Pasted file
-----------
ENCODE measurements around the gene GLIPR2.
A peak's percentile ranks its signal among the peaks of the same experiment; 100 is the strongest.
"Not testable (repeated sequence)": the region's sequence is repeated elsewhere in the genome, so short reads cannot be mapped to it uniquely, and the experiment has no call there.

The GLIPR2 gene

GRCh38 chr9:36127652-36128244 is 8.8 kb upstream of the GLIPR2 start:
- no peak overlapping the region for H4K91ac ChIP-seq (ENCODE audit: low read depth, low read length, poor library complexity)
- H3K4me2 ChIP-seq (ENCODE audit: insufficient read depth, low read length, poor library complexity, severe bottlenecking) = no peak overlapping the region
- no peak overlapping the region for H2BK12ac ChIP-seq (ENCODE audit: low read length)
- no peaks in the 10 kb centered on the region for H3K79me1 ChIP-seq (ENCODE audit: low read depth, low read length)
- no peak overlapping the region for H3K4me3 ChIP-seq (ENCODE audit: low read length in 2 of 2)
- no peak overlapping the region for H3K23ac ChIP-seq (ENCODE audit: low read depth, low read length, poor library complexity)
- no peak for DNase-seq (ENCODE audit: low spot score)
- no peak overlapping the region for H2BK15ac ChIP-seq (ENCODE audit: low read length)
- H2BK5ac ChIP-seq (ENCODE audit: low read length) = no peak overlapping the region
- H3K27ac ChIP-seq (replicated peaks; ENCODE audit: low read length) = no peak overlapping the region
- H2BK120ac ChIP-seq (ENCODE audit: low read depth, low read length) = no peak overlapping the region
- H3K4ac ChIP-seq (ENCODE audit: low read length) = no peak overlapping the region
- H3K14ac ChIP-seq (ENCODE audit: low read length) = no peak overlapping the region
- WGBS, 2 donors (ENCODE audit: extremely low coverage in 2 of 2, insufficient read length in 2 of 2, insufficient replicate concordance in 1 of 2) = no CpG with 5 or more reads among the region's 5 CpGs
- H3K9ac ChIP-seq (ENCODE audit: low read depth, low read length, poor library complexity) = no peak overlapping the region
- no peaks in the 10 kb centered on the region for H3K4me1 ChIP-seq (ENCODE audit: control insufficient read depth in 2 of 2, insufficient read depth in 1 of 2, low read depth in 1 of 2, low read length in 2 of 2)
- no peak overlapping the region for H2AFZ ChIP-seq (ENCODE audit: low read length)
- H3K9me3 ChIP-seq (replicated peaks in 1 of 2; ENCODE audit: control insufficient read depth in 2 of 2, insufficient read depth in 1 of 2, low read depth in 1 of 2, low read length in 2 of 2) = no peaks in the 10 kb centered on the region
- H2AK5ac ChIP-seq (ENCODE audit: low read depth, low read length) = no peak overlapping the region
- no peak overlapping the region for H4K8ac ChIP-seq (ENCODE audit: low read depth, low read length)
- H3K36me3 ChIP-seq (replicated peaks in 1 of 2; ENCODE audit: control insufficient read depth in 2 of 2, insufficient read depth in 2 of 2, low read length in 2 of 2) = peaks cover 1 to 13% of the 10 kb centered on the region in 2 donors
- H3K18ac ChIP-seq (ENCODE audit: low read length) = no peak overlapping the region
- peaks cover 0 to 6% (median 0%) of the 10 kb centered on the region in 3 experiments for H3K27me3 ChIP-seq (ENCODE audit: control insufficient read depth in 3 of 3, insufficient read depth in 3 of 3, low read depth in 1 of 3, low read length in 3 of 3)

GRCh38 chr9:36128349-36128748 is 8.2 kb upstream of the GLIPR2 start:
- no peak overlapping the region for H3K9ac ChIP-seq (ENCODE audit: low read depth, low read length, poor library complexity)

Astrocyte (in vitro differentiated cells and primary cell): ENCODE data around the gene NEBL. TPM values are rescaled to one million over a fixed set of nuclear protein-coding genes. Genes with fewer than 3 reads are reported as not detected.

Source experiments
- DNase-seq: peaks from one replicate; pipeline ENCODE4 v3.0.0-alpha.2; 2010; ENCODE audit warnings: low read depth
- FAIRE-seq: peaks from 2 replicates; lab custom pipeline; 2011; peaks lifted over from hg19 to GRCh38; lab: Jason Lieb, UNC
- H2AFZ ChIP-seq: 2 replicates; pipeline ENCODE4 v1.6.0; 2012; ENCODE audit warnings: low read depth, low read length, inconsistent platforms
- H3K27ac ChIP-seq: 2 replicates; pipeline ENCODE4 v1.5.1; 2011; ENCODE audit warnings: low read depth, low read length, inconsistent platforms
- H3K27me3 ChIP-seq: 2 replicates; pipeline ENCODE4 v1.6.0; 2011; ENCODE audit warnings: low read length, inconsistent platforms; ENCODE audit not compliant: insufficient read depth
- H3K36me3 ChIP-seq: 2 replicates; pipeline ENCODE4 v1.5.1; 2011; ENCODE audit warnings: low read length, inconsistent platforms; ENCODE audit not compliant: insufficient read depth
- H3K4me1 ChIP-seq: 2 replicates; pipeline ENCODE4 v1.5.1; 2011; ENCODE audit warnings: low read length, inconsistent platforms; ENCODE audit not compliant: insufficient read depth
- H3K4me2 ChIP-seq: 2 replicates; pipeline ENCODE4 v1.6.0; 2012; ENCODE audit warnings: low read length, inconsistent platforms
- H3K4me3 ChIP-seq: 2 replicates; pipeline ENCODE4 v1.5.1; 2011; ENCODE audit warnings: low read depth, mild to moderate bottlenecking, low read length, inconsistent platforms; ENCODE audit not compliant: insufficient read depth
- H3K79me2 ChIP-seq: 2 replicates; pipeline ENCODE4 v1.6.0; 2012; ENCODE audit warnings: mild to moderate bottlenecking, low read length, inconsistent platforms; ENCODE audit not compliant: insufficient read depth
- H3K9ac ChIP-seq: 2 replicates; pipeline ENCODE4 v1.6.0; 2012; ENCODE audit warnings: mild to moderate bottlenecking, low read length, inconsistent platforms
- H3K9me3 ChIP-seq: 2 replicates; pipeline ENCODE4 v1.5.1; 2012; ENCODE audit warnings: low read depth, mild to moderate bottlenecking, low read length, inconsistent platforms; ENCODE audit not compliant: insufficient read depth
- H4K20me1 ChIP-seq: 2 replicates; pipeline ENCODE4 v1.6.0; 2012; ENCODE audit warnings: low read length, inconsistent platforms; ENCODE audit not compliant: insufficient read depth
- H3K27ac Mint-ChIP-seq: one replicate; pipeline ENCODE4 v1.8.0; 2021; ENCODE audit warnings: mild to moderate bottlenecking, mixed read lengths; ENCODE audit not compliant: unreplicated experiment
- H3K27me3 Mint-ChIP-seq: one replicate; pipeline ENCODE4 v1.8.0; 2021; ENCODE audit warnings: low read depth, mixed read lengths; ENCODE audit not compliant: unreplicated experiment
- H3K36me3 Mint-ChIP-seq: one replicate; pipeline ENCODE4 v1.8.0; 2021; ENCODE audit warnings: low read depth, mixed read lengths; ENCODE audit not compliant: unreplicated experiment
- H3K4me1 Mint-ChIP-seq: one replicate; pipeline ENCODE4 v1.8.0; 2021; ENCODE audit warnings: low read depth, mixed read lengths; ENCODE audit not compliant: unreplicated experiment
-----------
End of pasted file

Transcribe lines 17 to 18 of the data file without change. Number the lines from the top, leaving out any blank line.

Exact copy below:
- H3K4ac ChIP-seq (ENCODE audit: low read length) = no peak overlapping the region
- H3K14ac ChIP-seq (ENCODE audit: low read length) = no peak overlapping the region